Although patients treated with immune checkpoint inhibitors (ICIs) in the real world generally had worse overall survival (OS) for most tumor indications compared with patients in pivotal clinical trials, their outcomes were often better than that of patients who received the standard of care, according the a retrospective study in JCO Clinical Cancer Informatics.

Using data from electronic health records for patients cared for in the Veterans Affairs health care system, study researchers identified 11,888 patients who received ICIs for various cancer indications.

The most common tumor type was non-small cell lung cancer (NSCLC; 51.1%), followed by melanoma (14.4%), renal cell carcinoma (8.1%), squamous cell carcinoma of the head and neck (6.8%), urothelial cancer (6.4%), and hepatocellular carcinoma (4.5%).


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Patients who received ICIs had worse OS compared with patients treated in pivotal clinical trials, except for patients treated with nivolumab for melanoma in the first-line setting and pembrolizumab or nivolumab for NSCLC in the second or later line setting.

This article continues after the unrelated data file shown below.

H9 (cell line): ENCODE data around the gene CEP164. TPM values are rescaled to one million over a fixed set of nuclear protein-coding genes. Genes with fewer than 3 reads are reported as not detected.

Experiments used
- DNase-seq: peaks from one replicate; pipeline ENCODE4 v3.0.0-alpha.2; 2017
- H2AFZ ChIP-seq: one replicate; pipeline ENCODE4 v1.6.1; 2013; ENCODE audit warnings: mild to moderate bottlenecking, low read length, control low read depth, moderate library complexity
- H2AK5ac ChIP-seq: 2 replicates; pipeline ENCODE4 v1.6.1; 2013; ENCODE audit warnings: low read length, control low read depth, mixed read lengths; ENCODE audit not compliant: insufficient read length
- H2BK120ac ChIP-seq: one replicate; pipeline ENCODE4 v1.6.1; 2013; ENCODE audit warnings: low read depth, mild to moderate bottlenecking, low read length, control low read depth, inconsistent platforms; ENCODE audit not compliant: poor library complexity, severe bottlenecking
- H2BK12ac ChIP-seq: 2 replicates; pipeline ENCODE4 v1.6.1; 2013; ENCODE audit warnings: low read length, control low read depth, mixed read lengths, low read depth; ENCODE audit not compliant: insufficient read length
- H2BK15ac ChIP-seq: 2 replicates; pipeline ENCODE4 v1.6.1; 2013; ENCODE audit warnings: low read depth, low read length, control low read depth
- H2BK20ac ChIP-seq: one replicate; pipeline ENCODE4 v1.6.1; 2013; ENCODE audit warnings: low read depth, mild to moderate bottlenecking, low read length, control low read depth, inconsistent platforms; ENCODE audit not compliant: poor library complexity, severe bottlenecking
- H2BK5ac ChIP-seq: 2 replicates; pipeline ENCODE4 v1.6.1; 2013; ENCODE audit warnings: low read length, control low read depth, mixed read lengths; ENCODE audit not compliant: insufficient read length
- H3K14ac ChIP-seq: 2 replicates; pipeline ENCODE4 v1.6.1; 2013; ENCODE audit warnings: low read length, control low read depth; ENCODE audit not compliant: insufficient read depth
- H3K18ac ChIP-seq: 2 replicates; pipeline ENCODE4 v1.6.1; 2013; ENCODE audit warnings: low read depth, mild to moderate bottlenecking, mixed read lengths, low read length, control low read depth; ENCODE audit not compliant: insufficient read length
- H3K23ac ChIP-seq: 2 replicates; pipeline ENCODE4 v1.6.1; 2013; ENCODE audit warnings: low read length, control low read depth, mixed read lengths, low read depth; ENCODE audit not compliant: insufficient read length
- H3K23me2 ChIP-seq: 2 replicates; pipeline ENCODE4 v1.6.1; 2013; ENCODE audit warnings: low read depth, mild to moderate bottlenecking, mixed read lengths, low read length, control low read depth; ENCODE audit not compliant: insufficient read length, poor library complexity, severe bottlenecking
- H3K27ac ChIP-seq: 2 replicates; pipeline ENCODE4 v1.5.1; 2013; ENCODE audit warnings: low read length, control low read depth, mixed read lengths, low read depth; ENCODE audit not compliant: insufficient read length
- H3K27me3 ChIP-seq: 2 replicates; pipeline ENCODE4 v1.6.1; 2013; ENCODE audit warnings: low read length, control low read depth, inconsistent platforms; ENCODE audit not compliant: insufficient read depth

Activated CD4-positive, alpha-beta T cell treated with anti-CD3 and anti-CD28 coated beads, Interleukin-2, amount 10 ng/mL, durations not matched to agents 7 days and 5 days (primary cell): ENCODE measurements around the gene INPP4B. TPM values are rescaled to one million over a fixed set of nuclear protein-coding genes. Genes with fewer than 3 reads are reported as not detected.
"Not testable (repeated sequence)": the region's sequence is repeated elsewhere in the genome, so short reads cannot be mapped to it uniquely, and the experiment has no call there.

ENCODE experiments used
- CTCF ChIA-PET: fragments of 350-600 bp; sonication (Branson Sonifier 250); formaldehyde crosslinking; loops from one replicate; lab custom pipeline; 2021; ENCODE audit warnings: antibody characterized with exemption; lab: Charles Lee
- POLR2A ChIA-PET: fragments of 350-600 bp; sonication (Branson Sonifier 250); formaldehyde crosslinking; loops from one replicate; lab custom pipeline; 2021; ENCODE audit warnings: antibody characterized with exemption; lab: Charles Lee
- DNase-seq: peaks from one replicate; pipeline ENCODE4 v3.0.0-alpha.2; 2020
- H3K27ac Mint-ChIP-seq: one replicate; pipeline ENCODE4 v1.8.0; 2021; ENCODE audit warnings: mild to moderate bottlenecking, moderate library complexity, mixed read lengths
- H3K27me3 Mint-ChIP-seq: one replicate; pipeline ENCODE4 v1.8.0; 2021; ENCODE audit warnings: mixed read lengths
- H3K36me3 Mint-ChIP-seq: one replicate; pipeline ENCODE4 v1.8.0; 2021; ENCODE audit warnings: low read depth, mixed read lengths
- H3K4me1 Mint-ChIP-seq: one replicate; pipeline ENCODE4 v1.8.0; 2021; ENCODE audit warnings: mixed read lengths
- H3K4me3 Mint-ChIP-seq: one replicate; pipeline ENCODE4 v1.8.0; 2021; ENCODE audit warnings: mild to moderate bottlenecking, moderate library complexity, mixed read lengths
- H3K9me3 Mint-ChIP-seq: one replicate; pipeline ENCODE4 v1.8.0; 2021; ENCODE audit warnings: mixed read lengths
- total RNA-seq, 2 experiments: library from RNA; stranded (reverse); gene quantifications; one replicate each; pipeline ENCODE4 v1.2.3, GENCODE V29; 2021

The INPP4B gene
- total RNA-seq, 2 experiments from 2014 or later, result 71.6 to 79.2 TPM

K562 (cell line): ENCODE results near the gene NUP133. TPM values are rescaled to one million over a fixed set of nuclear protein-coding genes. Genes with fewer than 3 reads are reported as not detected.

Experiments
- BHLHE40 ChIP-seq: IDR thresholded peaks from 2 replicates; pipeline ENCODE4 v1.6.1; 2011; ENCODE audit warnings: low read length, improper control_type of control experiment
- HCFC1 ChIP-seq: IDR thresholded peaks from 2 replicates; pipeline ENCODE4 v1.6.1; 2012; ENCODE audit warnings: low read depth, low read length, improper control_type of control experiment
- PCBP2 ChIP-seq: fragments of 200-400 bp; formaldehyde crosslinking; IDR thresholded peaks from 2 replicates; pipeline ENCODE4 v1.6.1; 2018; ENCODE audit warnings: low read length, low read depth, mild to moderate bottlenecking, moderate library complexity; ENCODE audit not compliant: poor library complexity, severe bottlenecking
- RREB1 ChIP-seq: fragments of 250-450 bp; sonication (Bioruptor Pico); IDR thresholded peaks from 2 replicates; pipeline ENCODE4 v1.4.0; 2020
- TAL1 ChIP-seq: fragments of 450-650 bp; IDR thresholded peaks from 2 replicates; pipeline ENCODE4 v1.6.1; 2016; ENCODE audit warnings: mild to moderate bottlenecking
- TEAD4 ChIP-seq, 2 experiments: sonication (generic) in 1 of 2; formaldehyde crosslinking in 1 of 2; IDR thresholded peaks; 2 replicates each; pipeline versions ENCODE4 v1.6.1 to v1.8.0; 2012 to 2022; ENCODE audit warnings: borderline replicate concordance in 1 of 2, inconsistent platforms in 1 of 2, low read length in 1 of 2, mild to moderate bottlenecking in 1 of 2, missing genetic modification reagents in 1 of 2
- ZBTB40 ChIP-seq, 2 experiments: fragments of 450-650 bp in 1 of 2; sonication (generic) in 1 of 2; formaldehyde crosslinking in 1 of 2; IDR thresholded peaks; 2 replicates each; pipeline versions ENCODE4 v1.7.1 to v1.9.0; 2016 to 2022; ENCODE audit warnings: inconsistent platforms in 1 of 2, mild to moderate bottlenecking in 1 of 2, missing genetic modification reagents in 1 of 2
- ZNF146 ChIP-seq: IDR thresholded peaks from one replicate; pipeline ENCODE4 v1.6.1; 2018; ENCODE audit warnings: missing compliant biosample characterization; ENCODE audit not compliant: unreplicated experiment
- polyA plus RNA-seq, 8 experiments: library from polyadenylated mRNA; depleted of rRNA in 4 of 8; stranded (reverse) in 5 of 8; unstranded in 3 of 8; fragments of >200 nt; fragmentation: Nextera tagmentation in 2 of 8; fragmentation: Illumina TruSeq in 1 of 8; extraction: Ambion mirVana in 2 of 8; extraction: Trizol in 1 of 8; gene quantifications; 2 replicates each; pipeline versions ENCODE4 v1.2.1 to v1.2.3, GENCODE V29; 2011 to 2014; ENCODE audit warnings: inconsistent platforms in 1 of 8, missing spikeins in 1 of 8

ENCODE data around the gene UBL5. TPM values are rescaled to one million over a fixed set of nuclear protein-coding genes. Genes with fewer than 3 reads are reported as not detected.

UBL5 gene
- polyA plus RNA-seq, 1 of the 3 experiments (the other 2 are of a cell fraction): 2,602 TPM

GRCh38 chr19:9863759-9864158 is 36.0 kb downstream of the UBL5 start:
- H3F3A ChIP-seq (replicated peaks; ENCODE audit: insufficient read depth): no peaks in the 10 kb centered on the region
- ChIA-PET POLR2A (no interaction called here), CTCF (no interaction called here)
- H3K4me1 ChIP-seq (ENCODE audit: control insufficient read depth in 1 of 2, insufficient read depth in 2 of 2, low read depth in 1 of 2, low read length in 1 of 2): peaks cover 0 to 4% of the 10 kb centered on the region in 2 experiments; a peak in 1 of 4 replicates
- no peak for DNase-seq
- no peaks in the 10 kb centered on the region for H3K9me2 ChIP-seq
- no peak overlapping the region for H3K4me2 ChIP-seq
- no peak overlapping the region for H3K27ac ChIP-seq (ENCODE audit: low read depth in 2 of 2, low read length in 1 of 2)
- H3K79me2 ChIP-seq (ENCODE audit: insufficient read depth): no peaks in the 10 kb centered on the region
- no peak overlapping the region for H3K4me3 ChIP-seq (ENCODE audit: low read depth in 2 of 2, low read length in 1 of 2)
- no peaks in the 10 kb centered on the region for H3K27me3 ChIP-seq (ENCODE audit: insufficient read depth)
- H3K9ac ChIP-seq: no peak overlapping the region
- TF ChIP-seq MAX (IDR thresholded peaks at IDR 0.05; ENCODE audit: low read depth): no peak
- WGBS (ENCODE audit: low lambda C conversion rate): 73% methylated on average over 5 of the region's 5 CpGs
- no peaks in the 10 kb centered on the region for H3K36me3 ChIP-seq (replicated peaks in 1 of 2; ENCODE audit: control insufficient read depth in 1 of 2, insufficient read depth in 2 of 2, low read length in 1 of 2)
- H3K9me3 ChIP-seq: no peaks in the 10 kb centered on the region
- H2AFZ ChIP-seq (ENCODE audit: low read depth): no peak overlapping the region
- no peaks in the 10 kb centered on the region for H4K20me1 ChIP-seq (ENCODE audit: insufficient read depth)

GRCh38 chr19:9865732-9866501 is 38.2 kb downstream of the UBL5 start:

The study authors explained that the worse survival is “not unexpected” given that patients in these cohorts tend to be older and have more comorbidities. The average age of starting treatment was 69 years and 68.9% of  patients had “substantial” comorbidities.

The analysis also showed that when patients were stratified by frailty, patients who were not frail generally had survival outcomes closer to those seen in the pivotal clinical trials compared with patients who were frail.

Outcomes from real-world patients were also compared with historical controls for select indications, revealing that patients who received ICIs lived significantly longer than historical controls. The greatest survival benefit was seen for patients with melanoma who received ICIs in the first-line setting compared with historical controls (adjusted hazard ratio, 0.278; P <.001).

When outcomes from real-world patients were compared with concurrent controls, survival tended to be longer for patients who received ICIs.

“The generally favorable survival outcome observed among patients receiving ICIs relative to both historic and concurrent controls suggests a treatment benefit for ICIs,” the study authors wrote.

Reference

La J, Cheng D, Brophy MT, et al. Real-world outcomes for patients treated with immune checkpoint inhibitors in the Veterans Affairs system. JCO Clin Cancer Inform. 2020;4:918-928. doi:10.1200/CCI.20.00084

This article originally appeared on Cancer Therapy Advisor